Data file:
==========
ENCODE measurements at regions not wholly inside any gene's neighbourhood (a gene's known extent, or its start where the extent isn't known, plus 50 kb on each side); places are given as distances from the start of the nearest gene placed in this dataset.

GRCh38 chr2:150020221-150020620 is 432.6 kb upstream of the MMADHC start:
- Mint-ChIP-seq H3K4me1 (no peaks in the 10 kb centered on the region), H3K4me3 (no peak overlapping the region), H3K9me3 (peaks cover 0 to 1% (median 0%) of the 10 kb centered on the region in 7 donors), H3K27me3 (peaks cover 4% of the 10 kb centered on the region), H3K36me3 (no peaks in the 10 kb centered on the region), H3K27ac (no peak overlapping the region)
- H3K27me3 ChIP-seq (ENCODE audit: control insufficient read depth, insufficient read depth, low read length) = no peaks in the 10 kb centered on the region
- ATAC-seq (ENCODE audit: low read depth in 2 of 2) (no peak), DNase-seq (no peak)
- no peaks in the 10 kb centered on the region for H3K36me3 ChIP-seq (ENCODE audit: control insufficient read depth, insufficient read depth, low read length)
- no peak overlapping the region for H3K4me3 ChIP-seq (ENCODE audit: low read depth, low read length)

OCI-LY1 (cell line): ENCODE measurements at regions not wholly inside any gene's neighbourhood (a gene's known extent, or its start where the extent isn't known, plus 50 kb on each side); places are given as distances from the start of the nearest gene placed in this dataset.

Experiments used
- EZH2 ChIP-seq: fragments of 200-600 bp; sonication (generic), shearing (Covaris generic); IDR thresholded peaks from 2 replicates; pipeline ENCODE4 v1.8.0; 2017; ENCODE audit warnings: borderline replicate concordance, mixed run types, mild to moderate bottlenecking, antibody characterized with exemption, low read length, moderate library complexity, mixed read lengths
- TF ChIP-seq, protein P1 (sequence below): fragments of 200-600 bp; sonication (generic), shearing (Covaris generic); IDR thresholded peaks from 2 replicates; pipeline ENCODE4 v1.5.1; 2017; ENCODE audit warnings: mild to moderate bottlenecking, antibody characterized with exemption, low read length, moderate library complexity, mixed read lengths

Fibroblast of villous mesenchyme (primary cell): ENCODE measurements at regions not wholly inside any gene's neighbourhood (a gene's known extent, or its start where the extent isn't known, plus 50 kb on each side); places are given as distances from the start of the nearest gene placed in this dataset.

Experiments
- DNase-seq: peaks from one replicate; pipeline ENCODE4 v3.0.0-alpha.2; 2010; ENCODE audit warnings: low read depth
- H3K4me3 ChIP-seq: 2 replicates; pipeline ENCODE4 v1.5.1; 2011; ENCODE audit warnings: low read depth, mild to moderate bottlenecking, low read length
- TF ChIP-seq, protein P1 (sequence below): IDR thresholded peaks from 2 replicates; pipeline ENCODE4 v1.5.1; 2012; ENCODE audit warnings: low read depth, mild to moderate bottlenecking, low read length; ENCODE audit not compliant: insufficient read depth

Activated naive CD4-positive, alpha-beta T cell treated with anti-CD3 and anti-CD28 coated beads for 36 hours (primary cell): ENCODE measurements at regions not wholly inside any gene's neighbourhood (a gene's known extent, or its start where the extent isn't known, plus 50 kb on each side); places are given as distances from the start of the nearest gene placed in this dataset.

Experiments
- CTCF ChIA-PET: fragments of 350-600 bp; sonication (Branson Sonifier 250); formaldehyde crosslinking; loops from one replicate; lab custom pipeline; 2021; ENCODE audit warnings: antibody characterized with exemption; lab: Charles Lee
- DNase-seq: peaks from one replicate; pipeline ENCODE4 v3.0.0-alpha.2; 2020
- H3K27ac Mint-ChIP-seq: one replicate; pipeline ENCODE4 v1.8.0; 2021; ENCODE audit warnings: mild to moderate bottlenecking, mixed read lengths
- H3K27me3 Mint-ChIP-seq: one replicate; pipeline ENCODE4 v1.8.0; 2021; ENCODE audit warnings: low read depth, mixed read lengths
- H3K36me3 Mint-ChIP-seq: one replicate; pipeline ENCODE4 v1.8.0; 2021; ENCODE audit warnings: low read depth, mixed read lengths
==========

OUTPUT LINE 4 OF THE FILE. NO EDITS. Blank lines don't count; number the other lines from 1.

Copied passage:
- H3K27me3 ChIP-seq (ENCODE audit: control insufficient read depth, insufficient read depth, low read length) = no peaks in the 10 kb centered on the region